Why Fuel Surcharges Don’t Match Cheap Gas Prices


The cost of oil has been falling and so have gas prices; reaching lows that haven’t been seen in over a decade.  Even though diesel fuel hasn’t seen price drops like regular gasoline, carriers are still seeing a difference in their bottom line.  However, they are not profiting as you would expect.

The downward trend in oil prices is expected to continue.  The Organization of the Petroleum Exporting Countries (OPEC) has decided not to restrict the amount of oil production, which will make oil readily available.  It takes several months for gas prices to reflect oil barrel prices.  As oil prices drop, gas prices can be expected to drop as well. Transportation companies see the benefits of low diesel prices, but probably not as much as you think.  A few carriers are dropping their fuel surcharge, but most are keeping theirs the same.

Carriers who are dropping their fuel surcharge aren’t seeing improved revenue.  Most of the savings are passed on to the consumer and the retailer.  However, carriers are enjoying a little benefit; usually, they would have to front money while fueling up until a company pays their bill.  With low gas prices, carriers feel less pressure at the pump, not having to worry about being in the red.

Most carriers choose against lowering the fuel surcharge to match the dropping price of oil and gas.  There are many reasons for this.

The government is constantly requiring carriers to invest in new fuel-efficient equipment.  This is great for the environment but really strains trucking companies due to the high cost of such equipment.  Many carriers who haven’t dropped their fuel surcharge use their increased revenue to invest in new equipment.  The drop in diesel prices is expected to continue in the near future.  However, two to three years down the road prices are expected to rise again, so carriers need to invest in equipment while they have the capital.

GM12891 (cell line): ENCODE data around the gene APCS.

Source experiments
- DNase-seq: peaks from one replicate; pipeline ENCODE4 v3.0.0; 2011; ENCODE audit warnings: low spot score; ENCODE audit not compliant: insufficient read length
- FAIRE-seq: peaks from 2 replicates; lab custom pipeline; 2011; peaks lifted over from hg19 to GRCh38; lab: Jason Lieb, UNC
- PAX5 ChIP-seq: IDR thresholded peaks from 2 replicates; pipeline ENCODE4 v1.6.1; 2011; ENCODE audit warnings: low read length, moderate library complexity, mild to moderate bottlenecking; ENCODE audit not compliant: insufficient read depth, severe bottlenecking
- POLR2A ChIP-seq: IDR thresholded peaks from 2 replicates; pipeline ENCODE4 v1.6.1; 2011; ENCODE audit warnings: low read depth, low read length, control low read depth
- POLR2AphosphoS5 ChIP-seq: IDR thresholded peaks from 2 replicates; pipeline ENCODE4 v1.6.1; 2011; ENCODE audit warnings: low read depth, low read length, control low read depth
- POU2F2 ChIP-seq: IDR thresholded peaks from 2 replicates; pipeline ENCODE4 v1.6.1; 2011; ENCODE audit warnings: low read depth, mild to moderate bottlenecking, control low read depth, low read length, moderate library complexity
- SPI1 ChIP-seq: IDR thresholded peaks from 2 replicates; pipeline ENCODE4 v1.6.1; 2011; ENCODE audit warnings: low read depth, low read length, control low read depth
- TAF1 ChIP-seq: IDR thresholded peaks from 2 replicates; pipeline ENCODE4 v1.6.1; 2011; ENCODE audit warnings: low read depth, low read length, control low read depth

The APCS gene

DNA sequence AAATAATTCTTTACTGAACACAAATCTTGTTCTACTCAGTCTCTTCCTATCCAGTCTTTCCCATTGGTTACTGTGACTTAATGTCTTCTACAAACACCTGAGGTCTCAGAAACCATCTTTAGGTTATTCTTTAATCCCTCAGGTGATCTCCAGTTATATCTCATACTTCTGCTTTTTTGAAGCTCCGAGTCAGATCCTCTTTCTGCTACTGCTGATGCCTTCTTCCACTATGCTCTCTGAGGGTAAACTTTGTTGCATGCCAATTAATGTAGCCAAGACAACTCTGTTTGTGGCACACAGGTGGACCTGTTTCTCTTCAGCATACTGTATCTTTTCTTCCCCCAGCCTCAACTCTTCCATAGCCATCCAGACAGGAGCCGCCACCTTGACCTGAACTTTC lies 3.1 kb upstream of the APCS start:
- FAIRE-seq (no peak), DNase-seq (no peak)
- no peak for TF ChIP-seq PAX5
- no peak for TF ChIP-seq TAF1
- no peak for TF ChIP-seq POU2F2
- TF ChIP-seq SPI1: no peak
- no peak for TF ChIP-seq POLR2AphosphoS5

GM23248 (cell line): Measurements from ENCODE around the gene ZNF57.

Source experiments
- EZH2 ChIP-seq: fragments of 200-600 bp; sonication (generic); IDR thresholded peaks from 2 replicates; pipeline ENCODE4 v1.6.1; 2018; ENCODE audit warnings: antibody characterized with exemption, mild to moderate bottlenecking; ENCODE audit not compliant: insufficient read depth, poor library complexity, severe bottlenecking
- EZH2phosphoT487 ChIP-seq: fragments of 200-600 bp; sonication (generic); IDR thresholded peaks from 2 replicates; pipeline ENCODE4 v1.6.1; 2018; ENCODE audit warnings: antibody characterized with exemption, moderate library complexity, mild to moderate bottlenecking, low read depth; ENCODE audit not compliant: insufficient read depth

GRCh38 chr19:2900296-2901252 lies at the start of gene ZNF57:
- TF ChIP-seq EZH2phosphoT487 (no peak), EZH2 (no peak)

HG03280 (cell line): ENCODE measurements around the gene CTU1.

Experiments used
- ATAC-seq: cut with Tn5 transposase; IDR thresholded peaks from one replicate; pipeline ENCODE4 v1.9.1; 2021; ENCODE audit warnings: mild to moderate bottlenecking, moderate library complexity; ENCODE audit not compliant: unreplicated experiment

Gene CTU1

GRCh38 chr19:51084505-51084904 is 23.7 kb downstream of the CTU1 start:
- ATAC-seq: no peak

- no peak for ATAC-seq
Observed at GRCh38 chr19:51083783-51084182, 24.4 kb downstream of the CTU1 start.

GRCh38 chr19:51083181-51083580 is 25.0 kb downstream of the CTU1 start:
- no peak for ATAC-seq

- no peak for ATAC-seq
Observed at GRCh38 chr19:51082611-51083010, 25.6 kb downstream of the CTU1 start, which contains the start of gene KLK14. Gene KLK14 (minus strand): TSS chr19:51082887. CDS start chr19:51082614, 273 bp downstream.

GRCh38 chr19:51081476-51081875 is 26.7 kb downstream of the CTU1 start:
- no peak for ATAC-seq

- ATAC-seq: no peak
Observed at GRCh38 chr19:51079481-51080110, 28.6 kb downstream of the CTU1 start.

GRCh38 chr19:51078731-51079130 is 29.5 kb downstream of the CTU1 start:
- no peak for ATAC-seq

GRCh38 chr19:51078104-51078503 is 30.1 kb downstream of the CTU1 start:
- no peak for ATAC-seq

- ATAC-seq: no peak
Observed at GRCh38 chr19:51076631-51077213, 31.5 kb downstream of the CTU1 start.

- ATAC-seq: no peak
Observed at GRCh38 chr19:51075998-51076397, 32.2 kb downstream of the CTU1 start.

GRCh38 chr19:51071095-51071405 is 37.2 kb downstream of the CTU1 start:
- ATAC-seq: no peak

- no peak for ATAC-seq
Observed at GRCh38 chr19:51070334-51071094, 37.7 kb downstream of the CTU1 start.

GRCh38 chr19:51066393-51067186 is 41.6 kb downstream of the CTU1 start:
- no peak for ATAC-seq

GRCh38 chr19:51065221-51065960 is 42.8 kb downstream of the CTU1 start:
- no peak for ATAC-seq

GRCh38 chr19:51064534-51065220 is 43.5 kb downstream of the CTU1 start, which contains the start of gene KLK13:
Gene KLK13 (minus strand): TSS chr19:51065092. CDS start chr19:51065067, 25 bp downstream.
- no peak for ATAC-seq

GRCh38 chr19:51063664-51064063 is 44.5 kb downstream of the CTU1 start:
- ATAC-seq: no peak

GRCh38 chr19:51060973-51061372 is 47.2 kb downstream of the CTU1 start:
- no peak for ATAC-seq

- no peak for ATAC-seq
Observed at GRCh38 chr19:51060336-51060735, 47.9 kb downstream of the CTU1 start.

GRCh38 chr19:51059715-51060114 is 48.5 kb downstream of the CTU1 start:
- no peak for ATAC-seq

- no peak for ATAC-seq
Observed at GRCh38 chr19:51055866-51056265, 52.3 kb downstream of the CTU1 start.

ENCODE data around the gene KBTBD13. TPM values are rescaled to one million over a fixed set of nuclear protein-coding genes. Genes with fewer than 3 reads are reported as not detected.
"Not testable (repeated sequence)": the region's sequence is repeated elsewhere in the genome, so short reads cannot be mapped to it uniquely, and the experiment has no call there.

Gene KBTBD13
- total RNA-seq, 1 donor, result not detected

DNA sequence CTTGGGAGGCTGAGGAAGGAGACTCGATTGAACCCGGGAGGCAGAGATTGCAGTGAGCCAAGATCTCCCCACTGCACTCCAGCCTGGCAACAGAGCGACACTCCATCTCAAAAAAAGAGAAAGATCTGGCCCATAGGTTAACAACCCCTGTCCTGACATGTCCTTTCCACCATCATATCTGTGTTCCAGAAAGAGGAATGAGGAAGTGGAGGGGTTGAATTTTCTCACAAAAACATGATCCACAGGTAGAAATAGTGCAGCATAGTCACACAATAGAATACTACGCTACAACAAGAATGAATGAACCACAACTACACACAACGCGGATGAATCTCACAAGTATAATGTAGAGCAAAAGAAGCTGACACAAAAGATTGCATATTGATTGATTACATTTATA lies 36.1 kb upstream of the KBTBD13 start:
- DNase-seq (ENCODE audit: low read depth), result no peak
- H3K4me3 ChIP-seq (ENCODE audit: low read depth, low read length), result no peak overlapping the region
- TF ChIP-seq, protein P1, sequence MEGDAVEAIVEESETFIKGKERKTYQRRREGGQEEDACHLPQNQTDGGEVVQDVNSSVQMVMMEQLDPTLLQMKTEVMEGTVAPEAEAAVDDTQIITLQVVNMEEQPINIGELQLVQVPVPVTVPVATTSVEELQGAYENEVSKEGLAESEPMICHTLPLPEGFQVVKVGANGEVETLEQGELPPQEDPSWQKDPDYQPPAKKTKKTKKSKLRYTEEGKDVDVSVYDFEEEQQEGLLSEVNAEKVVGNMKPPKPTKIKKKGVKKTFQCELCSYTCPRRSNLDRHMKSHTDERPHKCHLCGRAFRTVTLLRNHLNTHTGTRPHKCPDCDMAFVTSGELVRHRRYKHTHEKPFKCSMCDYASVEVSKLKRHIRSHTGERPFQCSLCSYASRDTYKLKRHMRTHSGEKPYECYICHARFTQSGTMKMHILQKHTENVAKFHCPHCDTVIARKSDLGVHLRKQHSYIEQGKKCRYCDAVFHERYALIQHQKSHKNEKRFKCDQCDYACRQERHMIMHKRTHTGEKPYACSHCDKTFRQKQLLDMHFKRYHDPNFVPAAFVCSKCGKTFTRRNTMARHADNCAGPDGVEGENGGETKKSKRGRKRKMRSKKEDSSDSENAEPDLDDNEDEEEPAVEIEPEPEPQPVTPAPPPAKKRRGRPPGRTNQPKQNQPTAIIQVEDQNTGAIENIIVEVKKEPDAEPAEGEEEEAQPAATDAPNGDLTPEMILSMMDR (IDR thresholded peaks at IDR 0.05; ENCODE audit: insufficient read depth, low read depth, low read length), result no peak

Other carriers are using their increased revenue gained from fuel surcharges to increase driver wages or recruit new drivers.  In the past year, average pay in the transportation sector has increased by 2.5 percent.  Carriers are trying to keep their drivers happy and on the road.  Some carriers are using the revenue to attract new, younger drivers.  Crete Carrier, based in Lincoln, Nebraska, is advertising a 13 percent pay increase, as well as a yearly salary of more than $68,000 for qualified drivers, in an effort to recruit new drivers.

Even though these companies have not lowered their fuel surcharge, they are not seeing the profits you would expect.  Transportation is a competitive, expensive business and these carriers are utilizing the lower price of oil to invest in future success.

Check this out: Should Fuel Surcharges Cost Me this Much? Infographic

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